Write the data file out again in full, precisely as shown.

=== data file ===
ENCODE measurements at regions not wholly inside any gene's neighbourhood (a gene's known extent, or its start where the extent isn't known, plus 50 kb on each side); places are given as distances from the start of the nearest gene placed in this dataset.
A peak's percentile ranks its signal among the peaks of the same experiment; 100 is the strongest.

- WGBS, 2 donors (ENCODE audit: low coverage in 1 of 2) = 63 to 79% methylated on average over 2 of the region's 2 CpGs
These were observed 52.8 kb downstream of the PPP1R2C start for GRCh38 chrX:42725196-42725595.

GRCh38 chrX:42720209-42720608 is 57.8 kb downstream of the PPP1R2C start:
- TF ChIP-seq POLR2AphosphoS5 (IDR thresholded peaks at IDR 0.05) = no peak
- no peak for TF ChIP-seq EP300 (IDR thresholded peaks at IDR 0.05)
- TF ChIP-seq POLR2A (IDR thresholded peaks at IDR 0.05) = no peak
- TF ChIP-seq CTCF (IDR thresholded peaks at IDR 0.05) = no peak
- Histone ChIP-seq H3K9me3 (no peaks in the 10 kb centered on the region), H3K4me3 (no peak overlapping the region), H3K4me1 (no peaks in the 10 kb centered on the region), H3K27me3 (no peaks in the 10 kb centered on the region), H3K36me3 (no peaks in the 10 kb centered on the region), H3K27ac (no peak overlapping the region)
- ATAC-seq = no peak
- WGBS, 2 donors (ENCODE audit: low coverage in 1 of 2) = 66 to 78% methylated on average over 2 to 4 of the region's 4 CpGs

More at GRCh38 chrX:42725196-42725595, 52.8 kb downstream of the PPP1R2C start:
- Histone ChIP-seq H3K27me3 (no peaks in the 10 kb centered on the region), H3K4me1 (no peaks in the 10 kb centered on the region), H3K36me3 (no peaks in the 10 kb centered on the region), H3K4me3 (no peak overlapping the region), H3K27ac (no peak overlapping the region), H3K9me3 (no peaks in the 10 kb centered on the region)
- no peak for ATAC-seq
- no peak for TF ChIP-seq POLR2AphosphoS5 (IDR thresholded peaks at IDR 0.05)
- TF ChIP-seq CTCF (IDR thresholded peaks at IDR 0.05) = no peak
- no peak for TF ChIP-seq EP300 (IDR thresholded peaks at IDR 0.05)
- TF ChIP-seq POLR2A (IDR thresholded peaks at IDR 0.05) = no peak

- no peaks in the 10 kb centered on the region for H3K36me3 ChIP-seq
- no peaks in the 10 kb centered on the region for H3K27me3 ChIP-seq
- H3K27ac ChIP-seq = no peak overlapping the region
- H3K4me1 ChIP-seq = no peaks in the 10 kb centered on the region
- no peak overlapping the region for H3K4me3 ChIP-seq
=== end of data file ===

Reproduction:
ENCODE measurements at regions not wholly inside any gene's neighbourhood (a gene's known extent, or its start where the extent isn't known, plus 50 kb on each side); places are given as distances from the start of the nearest gene placed in this dataset.
A peak's percentile ranks its signal among the peaks of the same experiment; 100 is the strongest.

- WGBS, 2 donors (ENCODE audit: low coverage in 1 of 2) = 63 to 79% methylated on average over 2 of the region's 2 CpGs
These were observed 52.8 kb downstream of the PPP1R2C start for GRCh38 chrX:42725196-42725595.

GRCh38 chrX:42720209-42720608 is 57.8 kb downstream of the PPP1R2C start:
- TF ChIP-seq POLR2AphosphoS5 (IDR thresholded peaks at IDR 0.05) = no peak
- no peak for TF ChIP-seq EP300 (IDR thresholded peaks at IDR 0.05)
- TF ChIP-seq POLR2A (IDR thresholded peaks at IDR 0.05) = no peak
- TF ChIP-seq CTCF (IDR thresholded peaks at IDR 0.05) = no peak
- Histone ChIP-seq H3K9me3 (no peaks in the 10 kb centered on the region), H3K4me3 (no peak overlapping the region), H3K4me1 (no peaks in the 10 kb centered on the region), H3K27me3 (no peaks in the 10 kb centered on the region), H3K36me3 (no peaks in the 10 kb centered on the region), H3K27ac (no peak overlapping the region)
- ATAC-seq = no peak
- WGBS, 2 donors (ENCODE audit: low coverage in 1 of 2) = 66 to 78% methylated on average over 2 to 4 of the region's 4 CpGs

More at GRCh38 chrX:42725196-42725595, 52.8 kb downstream of the PPP1R2C start:
- Histone ChIP-seq H3K27me3 (no peaks in the 10 kb centered on the region), H3K4me1 (no peaks in the 10 kb centered on the region), H3K36me3 (no peaks in the 10 kb centered on the region), H3K4me3 (no peak overlapping the region), H3K27ac (no peak overlapping the region), H3K9me3 (no peaks in the 10 kb centered on the region)
- no peak for ATAC-seq
- no peak for TF ChIP-seq POLR2AphosphoS5 (IDR thresholded peaks at IDR 0.05)
- TF ChIP-seq CTCF (IDR thresholded peaks at IDR 0.05) = no peak
- no peak for TF ChIP-seq EP300 (IDR thresholded peaks at IDR 0.05)
- TF ChIP-seq POLR2A (IDR thresholded peaks at IDR 0.05) = no peak

- no peaks in the 10 kb centered on the region for H3K36me3 ChIP-seq
- no peaks in the 10 kb centered on the region for H3K27me3 ChIP-seq
- H3K27ac ChIP-seq = no peak overlapping the region
- H3K4me1 ChIP-seq = no peaks in the 10 kb centered on the region
- no peak overlapping the region for H3K4me3 ChIP-seq